Diabetes treatment now costs the NHS £1.1bn, the highest bill ever

Diabetes treatment now costs the NHS £1.1bn, the highest bill ever

Fat Britain sends NHS bill sky high: Diabetes treatment now costs £1.1bn, the highest ever, amid fears soaring obesity rates will only make it worse

  • The cost of diabetes medications to NHS England rose by £60million in a year
  • Its prescribing bill is the highest of any illness – 4.7million have the conditions
  • Drugs used to lower blood sugar are twice as expensive as 10 years ago 

Prescription medicines for diabetes now cost NHS England more than ever, figures have today revealed. 

The £1.075billion forked out last year on drugs for the condition is almost double the £650million bill from a decade ago.

Diabetes is the most expensive condition the NHS has to treat, partly because at least 4.7million people in the UK – approximately one in every 14 – have it.

The costs are spread across insulin, diagnostic devices and blood sugar monitors, antidiabetic drugs and medications to treat people with hypoglycaemia.

And the true cost of the condition is far higher because diabetes causes numerous other conditions, with many patients suffering strokes or needing amputations.

Experts have blamed the country’s expanding waistlines and unhealthy lifestyles for an epidemic of type 2 diabetes, which is preventable.

The health service last year spent almost £1.1billion on prescriptions for insulin, antidiabetic medications and treatment of hypoglycaemia – its highest diabetes bill ever (stock image)

The medications which have triggered the biggest rise in cost are antidiabetic drugs – oral medicines used to lower blood sugar.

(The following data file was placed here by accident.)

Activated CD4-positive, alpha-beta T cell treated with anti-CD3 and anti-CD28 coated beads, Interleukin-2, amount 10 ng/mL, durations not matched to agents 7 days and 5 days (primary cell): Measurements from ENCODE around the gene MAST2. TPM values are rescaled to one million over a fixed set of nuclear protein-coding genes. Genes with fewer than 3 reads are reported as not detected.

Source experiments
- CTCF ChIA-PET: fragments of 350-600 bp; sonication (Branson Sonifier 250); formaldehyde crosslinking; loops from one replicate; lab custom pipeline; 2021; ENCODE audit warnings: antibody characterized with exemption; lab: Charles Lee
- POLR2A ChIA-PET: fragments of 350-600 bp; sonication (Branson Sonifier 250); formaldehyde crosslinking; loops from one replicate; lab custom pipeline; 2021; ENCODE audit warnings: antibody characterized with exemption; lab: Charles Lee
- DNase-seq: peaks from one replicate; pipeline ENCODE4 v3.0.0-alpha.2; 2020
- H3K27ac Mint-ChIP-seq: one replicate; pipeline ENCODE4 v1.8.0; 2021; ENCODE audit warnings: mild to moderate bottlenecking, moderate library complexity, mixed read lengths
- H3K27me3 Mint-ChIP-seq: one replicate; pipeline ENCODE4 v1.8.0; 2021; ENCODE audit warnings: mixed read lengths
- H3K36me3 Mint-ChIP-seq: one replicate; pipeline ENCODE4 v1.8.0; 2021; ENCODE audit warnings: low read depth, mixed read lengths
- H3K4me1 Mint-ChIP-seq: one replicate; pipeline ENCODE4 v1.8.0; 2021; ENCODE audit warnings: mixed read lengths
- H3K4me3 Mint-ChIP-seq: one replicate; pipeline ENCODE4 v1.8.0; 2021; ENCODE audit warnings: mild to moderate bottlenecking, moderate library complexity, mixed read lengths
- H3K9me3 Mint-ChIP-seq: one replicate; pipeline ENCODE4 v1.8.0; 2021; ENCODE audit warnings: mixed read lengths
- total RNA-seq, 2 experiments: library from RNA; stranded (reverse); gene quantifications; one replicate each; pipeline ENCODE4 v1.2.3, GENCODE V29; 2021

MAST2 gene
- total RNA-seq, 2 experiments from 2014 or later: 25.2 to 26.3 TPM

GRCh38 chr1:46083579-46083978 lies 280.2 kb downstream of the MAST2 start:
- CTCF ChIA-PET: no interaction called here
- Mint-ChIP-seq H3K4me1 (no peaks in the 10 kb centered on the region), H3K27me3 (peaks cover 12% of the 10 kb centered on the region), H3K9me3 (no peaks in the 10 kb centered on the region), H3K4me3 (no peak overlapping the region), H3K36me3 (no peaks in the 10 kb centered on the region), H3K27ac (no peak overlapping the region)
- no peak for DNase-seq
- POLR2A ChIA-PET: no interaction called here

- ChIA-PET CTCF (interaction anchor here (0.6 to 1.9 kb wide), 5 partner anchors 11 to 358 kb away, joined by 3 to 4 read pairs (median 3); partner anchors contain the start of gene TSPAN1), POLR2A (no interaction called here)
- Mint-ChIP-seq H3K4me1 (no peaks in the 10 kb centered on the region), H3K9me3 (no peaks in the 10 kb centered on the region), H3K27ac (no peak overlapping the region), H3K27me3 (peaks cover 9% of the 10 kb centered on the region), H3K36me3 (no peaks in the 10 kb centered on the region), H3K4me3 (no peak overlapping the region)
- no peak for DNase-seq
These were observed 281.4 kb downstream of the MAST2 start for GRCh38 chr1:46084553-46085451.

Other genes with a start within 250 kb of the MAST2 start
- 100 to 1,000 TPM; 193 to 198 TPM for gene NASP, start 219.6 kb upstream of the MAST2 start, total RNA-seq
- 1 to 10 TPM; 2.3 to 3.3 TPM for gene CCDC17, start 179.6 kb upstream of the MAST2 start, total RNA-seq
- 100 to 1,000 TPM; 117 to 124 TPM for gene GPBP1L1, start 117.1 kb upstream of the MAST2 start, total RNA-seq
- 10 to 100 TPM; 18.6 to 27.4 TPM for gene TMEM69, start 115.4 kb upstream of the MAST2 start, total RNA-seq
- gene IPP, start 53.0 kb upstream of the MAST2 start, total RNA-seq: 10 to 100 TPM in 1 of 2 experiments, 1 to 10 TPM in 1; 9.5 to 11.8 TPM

These cost NHS England more than twice as much as they did in 2008/09, with the cost rising from £168million to £540million in 2018/19.

Insulin, meanwhile, only costs 22.5 per cent more than it did a decade ago. The cost of the hormone has risen from £288m to £353m. 

When the NHS breached the £1billion spending barrier for the first time ever last year, one charity boss said diabetes was the UK’s biggest health threat.

Growing numbers of overweight and obese people are contributing to the rise in diabetes.

Some 90 per cent of diabetes cases are type 2, which can be triggered by obesity, eating too much sugar, and not doing enough exercise.

The combination of these factors means the body is taking in high levels of sugar – which is used as energy for muscles – but cannot use it because people don’t move enough. 

When the body has more sugar than it can handle it produces signals which reduce how much of it is absorbed from the blood, which can lead to insulin resistance – a diabetes trigger.

People in the UK are getting fatter than ever – data from October revealed 4.2 per cent of 10 to 11-year-old children are severely obese.

And nearly 200,000 children of the same age are classed as overweight.

Among adults, at least a quarter of them are classed as obese and last year’s figures recorded 62 per cent of adults as overweight, making the UK the fattest nation in Western Europe.

And as the country’s waistline has been rising, so too have cases of diabetes – the number of people officially diagnosed has risen by 36 per cent since 2010 to almost 3.7million.